of an effective and successful restructuring. That will best position the airline for
private equity and private investment.
It isn’t often that TC sees New York Mayor Michael Bloom-
berg attending travel industry press events that have no di-
rect connection to the Big Apple. But there he was last week
at Hertz’s lunch to announce the expansion
of its environmentally
friendly Green Collection. It could be that
Hertz CEO Mark Fris-sora extended the invitation to
Hizzoner through his son, who
happens to be married to the
TC hears that a consolidated conference may be in the works now that the
Caribbean Tourism Development Co.,
a marketing and business development
unit owned equally by the Caribbean
Tourism Organization and the Caribbean
Hotel Association, is up and running.
Instead of each organization hosting
its own annual confab, one major conference hosted by both has been discussed.
Other annual events, such as the Caribbean’s Sustainable Tourism Conference,
might be melded into other meetings, as
The quid pro quo for accepting the invitation? Perhaps it’s that 100 of the new
3,400 hybrid cars being added to Hertz’s
fleet have been earmarked for Hertz locations in Manhattan.
A few less Caribbean conferences on the
calendar each year would be welcome
news to the tourism officials who shuttle
frequently from podium to podium in
different island venues, often to discuss
the same issues. (It would be welcome
news to the reporters who cover these
During his speech in New York outlining
the changes taking place in marketing
Caribbean tourism, Vincent Vanderpool-Wallace, secretary general of the Caribbean Tourism Organization, paused for a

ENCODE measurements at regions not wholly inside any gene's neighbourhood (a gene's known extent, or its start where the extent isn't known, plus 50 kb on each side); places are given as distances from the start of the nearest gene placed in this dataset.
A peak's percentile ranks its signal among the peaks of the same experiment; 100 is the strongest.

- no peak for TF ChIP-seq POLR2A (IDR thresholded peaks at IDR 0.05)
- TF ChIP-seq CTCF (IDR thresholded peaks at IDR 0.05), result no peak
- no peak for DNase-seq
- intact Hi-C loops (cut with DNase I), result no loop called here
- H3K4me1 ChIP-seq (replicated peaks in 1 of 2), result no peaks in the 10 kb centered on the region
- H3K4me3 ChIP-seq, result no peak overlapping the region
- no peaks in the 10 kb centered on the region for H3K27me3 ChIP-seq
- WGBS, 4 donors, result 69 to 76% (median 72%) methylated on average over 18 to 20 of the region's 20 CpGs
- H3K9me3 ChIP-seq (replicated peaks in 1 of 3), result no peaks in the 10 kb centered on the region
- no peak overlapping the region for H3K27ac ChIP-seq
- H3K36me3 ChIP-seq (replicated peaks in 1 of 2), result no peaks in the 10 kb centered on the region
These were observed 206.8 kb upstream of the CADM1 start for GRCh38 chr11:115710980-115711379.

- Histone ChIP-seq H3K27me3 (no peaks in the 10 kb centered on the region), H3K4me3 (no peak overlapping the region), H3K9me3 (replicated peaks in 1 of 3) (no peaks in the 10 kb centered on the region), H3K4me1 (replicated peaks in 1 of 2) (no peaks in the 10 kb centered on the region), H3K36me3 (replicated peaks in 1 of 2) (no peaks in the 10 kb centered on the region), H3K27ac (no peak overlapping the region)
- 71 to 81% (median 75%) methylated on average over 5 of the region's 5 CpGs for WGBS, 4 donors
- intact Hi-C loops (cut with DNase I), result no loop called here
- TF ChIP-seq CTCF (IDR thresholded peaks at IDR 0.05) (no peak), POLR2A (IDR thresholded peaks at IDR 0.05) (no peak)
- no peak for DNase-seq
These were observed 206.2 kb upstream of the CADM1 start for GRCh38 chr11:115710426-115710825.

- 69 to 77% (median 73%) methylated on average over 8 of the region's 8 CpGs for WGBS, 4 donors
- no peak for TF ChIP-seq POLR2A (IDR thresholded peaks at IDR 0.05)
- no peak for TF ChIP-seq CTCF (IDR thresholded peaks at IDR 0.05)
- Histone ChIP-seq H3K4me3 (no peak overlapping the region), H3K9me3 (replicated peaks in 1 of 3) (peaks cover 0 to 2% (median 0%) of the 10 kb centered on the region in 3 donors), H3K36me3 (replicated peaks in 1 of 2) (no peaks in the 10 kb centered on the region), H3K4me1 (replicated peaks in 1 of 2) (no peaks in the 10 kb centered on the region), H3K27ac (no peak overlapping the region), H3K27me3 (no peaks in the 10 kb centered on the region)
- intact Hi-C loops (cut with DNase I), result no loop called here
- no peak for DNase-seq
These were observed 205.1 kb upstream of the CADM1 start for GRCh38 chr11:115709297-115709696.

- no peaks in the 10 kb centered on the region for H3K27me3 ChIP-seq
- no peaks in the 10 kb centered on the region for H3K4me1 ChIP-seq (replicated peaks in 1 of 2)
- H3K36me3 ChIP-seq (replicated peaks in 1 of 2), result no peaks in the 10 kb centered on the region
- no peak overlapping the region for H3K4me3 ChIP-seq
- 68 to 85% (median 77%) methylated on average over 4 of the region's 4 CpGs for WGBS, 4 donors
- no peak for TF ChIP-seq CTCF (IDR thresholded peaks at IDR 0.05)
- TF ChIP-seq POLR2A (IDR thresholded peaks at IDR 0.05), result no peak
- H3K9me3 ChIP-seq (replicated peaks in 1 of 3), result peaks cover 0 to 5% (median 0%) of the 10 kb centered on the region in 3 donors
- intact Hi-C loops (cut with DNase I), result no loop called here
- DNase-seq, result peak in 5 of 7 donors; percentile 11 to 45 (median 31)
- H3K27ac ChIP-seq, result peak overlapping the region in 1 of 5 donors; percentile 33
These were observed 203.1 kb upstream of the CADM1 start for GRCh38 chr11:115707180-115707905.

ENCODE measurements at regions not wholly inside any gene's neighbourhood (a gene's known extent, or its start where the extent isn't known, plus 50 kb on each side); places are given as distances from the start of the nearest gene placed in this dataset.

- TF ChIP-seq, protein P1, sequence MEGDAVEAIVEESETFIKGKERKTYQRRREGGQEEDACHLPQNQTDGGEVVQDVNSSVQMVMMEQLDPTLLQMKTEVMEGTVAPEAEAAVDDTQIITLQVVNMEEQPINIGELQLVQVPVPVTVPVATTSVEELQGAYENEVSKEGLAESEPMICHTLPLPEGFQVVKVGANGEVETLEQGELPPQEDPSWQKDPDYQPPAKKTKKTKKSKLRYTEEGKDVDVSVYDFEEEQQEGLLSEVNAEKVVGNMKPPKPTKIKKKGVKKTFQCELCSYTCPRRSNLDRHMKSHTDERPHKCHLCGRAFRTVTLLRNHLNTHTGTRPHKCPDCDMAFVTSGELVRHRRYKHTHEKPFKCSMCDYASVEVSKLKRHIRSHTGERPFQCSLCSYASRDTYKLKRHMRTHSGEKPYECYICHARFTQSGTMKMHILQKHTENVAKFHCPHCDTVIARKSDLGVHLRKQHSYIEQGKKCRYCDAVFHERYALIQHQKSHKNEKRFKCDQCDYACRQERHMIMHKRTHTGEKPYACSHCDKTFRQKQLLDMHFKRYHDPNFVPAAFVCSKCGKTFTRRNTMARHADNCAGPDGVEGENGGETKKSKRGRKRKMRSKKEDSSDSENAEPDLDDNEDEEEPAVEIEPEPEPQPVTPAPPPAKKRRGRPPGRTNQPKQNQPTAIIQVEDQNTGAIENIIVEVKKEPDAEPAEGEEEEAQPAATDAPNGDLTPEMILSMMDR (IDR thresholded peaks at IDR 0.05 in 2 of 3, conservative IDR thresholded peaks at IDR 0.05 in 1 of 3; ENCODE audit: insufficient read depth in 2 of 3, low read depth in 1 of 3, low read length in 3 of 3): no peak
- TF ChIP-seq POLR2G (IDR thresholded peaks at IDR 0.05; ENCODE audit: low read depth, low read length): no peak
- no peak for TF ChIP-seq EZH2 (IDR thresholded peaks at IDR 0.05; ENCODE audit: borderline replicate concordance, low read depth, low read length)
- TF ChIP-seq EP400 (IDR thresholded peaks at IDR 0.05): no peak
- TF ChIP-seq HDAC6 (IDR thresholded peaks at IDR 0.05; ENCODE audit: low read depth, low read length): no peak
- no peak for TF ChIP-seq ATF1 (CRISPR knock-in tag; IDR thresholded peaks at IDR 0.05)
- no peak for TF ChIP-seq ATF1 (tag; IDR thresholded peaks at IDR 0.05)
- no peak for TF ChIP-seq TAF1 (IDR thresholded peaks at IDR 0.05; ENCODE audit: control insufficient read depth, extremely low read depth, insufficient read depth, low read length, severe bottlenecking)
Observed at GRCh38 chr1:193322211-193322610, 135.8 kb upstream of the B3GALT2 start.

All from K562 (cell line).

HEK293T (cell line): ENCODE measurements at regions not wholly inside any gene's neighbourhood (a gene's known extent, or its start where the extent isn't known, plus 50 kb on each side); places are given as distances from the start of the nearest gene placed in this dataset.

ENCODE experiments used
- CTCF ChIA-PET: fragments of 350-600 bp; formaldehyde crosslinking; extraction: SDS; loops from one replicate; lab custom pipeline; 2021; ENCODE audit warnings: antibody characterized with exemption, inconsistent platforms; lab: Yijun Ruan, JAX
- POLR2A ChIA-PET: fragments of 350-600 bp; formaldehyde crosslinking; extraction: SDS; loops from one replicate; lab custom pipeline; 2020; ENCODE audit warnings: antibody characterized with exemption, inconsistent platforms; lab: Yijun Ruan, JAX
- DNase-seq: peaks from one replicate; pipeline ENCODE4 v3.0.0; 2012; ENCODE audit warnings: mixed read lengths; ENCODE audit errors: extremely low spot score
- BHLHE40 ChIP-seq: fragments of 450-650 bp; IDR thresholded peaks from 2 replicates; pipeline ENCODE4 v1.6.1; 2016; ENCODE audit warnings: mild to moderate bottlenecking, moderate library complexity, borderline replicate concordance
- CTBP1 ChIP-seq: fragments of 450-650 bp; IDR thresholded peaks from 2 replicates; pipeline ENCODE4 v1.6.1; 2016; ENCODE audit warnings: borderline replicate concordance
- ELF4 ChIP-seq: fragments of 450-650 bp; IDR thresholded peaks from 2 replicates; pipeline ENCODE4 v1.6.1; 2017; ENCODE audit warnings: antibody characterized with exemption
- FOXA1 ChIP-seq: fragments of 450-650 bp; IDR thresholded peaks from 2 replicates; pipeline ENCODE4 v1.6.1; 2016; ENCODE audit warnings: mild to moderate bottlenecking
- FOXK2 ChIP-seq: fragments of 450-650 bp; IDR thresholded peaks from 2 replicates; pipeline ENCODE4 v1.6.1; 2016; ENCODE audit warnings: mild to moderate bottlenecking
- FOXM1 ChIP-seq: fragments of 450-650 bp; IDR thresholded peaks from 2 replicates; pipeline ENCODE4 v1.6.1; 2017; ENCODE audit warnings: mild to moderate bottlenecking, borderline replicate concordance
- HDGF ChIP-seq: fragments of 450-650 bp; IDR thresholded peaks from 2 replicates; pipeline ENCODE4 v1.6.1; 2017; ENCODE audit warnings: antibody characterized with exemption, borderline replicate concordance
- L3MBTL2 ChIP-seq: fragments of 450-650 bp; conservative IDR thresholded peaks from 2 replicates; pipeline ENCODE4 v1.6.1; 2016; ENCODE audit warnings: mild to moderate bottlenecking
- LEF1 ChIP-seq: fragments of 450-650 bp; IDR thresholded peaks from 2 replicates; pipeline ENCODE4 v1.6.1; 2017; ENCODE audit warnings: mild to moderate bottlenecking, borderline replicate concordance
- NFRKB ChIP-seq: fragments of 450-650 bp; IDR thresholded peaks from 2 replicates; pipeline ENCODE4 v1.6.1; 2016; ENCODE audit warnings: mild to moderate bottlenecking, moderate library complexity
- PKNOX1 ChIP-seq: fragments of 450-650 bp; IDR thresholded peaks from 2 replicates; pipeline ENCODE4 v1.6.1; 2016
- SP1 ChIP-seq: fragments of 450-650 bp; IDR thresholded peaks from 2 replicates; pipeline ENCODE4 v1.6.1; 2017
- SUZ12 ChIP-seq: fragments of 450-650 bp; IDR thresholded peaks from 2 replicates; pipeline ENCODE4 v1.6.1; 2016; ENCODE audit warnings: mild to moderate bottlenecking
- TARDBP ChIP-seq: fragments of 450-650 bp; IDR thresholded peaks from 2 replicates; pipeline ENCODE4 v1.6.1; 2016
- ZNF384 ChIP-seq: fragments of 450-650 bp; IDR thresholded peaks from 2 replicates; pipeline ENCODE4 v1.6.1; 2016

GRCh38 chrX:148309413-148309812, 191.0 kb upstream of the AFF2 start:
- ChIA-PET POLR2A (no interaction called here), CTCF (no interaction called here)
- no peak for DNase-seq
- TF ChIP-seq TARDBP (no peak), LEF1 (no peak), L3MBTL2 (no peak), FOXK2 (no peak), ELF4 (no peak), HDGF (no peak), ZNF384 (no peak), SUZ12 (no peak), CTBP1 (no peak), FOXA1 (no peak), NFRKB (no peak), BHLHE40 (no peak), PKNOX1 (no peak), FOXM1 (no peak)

sip of Fiji bottled water.
He noted wryly that it came from half
a world away from the region he was
“I know we will have another brand of
water at this podium next year,” he said,
glancing meaningfully at the event organizers.
Friends & Colleagues
director of sales and marketing at the Brisbane Marriott
in Brisbane, Australia.
‘Most carriers have done a
lot of restructuring. We’ve
lagged a little behind.’
Carlson Hotels Worldwide
named Brett Zabel director
of travel industry relationships, a new position. Zabel
is responsible for driving
synergy between Carlson
Wagonlit Travel and Carlson Hotels. He had worked
for CWT in two areas over
the past seven years: CWT
Solutions Group and Global
Fidel Hinojosa was named
vice president of operations
for Nickelodeon Family
Suites by Holiday Inn in Orlando. He was vice president
of portfolio management
for CNL Hotels & Resorts.
Ronald Roy was appointed
executive vice president,
Americas for Luxury Lifestyle Hotels & Resorts, a
joint venture of the Stein
Group and Sol Melia Hotels & Resorts. He joined Sol
Melia in 1997 and most recently was vice president of
marketing and distribution.
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Carlos Coriano was named
director of sales and marketing for the Island Outpost
boutique hotel collection in
Jamaica and the Bahamas.
Coriano also serves as executive director of Andria
Mitsakos Public Relations.
Ricardo Acevedo (above)
was appointed general manager of the Four Seasons
Hotel Miami. He had been
general manager of the Four
Seasons Hotel Singapore.
(SUBMIT YOUR STORIES AND PHOTOS: Gerry Bourbeau, Travel
Weekly deputy managing editor, at firstname.lastname@example.org.
Simon Bell was named director of marketing of the
St. Kitts Marriott Resort &
Royal Beach Casino. Bell was
Mike Aylmer was named director of sales and marketing at the Homestead, a KSL
resort in Hot Springs, Va.
Aylmer, who has been with
KSL Resorts since 1998, was
senior director of national